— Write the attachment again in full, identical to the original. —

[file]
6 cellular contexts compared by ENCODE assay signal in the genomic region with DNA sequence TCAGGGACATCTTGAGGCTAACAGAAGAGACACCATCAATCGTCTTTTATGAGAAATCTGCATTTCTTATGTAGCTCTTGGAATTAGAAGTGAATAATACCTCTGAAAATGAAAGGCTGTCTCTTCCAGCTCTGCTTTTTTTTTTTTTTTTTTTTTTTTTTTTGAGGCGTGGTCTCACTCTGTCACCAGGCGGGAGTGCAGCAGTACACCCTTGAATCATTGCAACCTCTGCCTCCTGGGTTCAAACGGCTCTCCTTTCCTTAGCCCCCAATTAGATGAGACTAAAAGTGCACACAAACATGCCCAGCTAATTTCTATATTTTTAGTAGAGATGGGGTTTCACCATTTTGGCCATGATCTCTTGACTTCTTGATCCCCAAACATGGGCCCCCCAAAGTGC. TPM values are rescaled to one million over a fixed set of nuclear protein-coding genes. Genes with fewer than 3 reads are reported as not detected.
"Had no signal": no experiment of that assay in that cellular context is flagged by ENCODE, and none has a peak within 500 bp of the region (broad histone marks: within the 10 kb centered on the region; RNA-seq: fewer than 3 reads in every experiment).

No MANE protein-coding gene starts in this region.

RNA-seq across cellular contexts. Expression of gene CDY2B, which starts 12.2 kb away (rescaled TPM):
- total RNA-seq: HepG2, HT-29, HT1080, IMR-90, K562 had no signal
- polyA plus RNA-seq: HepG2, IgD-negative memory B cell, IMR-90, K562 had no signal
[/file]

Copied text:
6 cellular contexts compared by ENCODE assay signal in the genomic region with DNA sequence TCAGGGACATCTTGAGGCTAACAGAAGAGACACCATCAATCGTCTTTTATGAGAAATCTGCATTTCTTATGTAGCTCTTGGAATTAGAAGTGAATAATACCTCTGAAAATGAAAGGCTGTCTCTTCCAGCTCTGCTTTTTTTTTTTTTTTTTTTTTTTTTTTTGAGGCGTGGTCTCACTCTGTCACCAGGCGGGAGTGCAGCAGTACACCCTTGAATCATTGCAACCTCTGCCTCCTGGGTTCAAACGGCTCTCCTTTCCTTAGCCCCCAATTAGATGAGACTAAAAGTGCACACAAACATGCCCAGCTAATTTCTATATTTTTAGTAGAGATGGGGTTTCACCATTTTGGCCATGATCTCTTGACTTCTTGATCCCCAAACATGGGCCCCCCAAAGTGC. TPM values are rescaled to one million over a fixed set of nuclear protein-coding genes. Genes with fewer than 3 reads are reported as not detected.
"Had no signal": no experiment of that assay in that cellular context is flagged by ENCODE, and none has a peak within 500 bp of the region (broad histone marks: within the 10 kb centered on the region; RNA-seq: fewer than 3 reads in every experiment).

No MANE protein-coding gene starts in this region.

RNA-seq across cellular contexts. Expression of gene CDY2B, which starts 12.2 kb away (rescaled TPM):
- total RNA-seq: HepG2, HT-29, HT1080, IMR-90, K562 had no signal
- polyA plus RNA-seq: HepG2, IgD-negative memory B cell, IMR-90, K562 had no signal